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PC Culture

Saying ‘Hey Guys’ Is Now Problematic

Have you ever insensitively and non-inclusively said “guys” to a group containing people of the female gender? Perhaps you have addressed a group of males as “guys,” thus sending a coded message that women and girls are not welcome. If so, you need to check your misogyny detector. It’s blinking bright red.

Saying “Hey guys” is officially A Problem, we learn from Atlantic writer Joe Pinsker. It’s right there in his headline, “The Problem With ‘Hey Guys.'” “To many,” writes Pinsker, “it’s a symbol of exclusion — a word with an originally male meaning that is frequently used to refer to people who don’t consider themselves ‘guys.'”

To many. How many? Well, Pinsker declares the existence of a “broad coalition” of what he dubs “guys-objectors” who are opposed to saying “Hey guys.” Example of this swelling group of Americans: “an employee at an outdoor-goods store” (no name given) who says her company’s human-resources department is encouraging people to say “Folks” and “y’all” instead. A “coworker” of Pinsker (also unidentified) thinks the same way. A transgender woman named Brad Ward, who works in a high school in Atherton, California, agrees. Still another example: “Coby Joseph, a 26-year-old urban planner currently living in the San Francisco Bay Area,” who “no longer uses the term” because of “how much of our language centers men.”

Wow, this trend is really taking off! The article does quote one widely trusted authority on language, Columbia linguist John McWhorter, but, alas for Pinsker, McWhorter doesn’t seem to agree with his premise. We learn in the 20th paragraph of Pinsker’s 22-paragraph investigation that McWhorter believes using “guys” as a gender-neutral term has “irreversible momentum.”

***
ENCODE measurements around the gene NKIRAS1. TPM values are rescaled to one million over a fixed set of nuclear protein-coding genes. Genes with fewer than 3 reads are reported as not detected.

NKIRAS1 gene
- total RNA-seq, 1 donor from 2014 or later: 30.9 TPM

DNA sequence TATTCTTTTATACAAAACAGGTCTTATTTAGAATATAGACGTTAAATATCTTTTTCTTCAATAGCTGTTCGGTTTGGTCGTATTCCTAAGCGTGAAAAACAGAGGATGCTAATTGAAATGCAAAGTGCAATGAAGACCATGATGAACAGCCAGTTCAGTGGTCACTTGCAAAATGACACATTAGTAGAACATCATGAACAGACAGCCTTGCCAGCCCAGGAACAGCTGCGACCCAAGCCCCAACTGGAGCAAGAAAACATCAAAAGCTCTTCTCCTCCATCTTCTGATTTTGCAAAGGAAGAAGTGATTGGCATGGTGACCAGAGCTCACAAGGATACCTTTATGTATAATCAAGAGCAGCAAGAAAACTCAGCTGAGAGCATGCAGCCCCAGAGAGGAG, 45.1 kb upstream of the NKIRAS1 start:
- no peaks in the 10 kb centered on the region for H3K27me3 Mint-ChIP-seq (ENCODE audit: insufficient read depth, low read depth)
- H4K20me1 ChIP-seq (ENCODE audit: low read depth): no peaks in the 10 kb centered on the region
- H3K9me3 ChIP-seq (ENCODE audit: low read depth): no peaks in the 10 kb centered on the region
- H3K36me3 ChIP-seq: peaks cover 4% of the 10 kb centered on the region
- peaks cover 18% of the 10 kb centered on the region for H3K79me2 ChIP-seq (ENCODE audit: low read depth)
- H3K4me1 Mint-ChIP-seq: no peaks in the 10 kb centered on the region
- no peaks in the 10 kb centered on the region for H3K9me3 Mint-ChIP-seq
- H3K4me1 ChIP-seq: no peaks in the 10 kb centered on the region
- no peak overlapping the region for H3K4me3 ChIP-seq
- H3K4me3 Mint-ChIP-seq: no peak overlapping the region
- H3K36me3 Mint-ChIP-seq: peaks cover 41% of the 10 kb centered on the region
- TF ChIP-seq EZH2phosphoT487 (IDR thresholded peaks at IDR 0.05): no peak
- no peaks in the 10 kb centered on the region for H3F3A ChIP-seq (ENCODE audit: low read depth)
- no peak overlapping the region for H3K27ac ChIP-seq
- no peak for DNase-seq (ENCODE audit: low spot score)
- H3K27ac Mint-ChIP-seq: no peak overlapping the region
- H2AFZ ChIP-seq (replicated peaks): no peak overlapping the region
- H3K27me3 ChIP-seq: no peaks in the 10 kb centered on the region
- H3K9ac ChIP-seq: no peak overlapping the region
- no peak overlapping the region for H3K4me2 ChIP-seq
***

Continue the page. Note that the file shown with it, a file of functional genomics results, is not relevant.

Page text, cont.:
Next week: Is saying “y’all” cultural appropriation of proud Southern dialect? As McWhorter notes, saying “y’all” is also associated with black Americans. Uh-oh. The prospect of committing double simultaneous cultural appropriation rears its head. Then there’s the problem that if you happen to be from, say, Massachusetts (as I am), saying “y’all” makes you sound like a ninny. I call that a triple-problematic. I think I’ll just stick with “Hey, guys.”

One problem does not seem to have occurred to Pinsker. This writer appears to be a man. Many women use the term “guys” among themselves. Regrettable though it is to make the charge, Pinsker is therefore guilty of mansplaining to women how they should communicate amongst themselves. I do hope he recognizes the part he is playing in advancing male supremacy and the patriarchy.

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